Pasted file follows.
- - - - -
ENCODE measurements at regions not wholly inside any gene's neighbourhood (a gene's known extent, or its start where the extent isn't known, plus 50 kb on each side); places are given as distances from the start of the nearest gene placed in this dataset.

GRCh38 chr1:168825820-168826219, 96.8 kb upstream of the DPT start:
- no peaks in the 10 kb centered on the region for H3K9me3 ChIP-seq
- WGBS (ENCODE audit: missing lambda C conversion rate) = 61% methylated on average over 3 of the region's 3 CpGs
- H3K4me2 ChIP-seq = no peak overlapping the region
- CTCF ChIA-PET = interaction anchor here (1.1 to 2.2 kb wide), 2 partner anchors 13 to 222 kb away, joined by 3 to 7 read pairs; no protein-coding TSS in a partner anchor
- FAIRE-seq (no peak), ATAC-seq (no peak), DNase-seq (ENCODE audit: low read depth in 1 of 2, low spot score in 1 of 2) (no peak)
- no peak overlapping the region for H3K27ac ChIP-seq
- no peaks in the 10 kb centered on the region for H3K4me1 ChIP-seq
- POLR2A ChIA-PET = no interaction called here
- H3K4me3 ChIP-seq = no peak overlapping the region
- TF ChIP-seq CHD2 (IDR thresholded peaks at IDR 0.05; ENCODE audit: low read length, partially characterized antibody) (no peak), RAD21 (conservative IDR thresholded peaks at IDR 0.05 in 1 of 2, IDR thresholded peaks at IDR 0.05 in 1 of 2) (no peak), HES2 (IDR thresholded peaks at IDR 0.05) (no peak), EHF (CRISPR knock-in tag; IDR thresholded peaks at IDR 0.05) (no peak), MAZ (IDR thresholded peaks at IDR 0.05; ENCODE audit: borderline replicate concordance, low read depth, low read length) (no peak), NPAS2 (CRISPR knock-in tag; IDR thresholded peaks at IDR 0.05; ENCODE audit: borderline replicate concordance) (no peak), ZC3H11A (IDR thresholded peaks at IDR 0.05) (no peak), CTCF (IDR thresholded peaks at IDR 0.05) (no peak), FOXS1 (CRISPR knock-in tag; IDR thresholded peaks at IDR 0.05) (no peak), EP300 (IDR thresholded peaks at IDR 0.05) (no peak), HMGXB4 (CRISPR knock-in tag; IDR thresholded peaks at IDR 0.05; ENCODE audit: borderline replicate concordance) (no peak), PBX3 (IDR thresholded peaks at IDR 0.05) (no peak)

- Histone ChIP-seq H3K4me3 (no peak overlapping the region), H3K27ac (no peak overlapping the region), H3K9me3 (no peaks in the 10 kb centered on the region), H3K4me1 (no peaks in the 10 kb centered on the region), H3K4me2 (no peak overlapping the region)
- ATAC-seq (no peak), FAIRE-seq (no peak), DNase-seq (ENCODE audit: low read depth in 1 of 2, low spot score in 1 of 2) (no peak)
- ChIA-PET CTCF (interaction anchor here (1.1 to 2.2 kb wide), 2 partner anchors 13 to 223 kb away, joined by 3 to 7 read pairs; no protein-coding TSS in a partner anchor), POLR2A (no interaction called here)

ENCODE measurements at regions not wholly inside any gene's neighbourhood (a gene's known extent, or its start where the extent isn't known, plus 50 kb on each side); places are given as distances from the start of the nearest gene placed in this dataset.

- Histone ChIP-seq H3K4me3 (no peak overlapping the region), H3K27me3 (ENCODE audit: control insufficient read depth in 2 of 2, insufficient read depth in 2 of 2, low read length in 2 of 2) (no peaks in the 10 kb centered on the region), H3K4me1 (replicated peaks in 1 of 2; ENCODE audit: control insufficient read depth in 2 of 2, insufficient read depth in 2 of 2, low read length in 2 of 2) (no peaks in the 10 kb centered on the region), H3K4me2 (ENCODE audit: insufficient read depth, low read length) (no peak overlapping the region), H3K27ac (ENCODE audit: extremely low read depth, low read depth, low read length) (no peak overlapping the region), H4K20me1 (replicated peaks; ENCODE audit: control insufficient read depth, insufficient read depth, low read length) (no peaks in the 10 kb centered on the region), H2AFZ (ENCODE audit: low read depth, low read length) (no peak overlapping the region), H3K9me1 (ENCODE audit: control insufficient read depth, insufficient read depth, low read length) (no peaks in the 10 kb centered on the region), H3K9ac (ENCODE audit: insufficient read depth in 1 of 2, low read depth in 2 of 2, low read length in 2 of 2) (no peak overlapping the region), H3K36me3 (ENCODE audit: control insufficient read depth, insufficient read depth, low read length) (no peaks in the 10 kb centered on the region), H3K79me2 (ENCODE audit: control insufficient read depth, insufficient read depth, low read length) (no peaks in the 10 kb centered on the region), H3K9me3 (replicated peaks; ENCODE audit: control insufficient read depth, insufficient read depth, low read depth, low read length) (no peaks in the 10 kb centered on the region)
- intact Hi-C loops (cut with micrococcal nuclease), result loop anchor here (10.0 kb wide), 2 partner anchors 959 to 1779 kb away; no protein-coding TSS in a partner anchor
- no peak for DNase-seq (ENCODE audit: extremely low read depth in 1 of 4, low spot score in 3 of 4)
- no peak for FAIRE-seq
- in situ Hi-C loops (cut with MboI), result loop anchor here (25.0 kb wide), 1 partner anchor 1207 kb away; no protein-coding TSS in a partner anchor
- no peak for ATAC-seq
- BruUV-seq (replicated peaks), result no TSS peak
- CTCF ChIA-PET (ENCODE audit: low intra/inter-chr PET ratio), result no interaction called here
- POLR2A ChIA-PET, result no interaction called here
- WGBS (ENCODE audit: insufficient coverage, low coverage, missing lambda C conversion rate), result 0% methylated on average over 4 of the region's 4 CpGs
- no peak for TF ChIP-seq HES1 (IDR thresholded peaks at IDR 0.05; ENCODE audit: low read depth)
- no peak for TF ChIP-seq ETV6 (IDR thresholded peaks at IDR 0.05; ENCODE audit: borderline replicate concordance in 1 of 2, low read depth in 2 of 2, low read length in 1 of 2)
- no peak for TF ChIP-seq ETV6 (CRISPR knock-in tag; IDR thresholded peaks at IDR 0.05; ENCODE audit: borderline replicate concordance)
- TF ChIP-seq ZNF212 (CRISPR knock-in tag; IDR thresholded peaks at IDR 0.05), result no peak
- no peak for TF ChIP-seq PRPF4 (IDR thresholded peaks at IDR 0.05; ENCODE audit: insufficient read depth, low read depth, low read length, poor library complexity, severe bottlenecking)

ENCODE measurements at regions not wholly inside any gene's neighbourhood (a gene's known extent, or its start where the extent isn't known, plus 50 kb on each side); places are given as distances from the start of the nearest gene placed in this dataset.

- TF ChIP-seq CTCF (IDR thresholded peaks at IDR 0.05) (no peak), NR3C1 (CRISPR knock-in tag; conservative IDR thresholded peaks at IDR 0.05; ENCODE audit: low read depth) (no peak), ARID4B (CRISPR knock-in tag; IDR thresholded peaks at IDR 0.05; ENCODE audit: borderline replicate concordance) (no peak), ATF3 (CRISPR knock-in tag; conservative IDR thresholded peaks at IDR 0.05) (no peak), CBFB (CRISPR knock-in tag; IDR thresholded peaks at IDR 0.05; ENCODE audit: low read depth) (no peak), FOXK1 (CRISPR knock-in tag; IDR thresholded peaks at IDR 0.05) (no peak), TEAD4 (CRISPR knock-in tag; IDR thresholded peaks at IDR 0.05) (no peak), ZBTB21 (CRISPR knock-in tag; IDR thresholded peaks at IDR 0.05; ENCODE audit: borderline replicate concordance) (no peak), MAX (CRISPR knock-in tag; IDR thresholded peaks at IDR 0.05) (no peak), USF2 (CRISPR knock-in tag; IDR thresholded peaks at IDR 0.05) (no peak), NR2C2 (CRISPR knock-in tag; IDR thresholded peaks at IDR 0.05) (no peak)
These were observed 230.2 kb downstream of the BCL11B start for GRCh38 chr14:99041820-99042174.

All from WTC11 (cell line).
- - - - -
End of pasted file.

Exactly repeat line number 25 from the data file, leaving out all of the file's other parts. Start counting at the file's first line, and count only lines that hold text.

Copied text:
- POLR2A ChIA-PET, result no interaction called here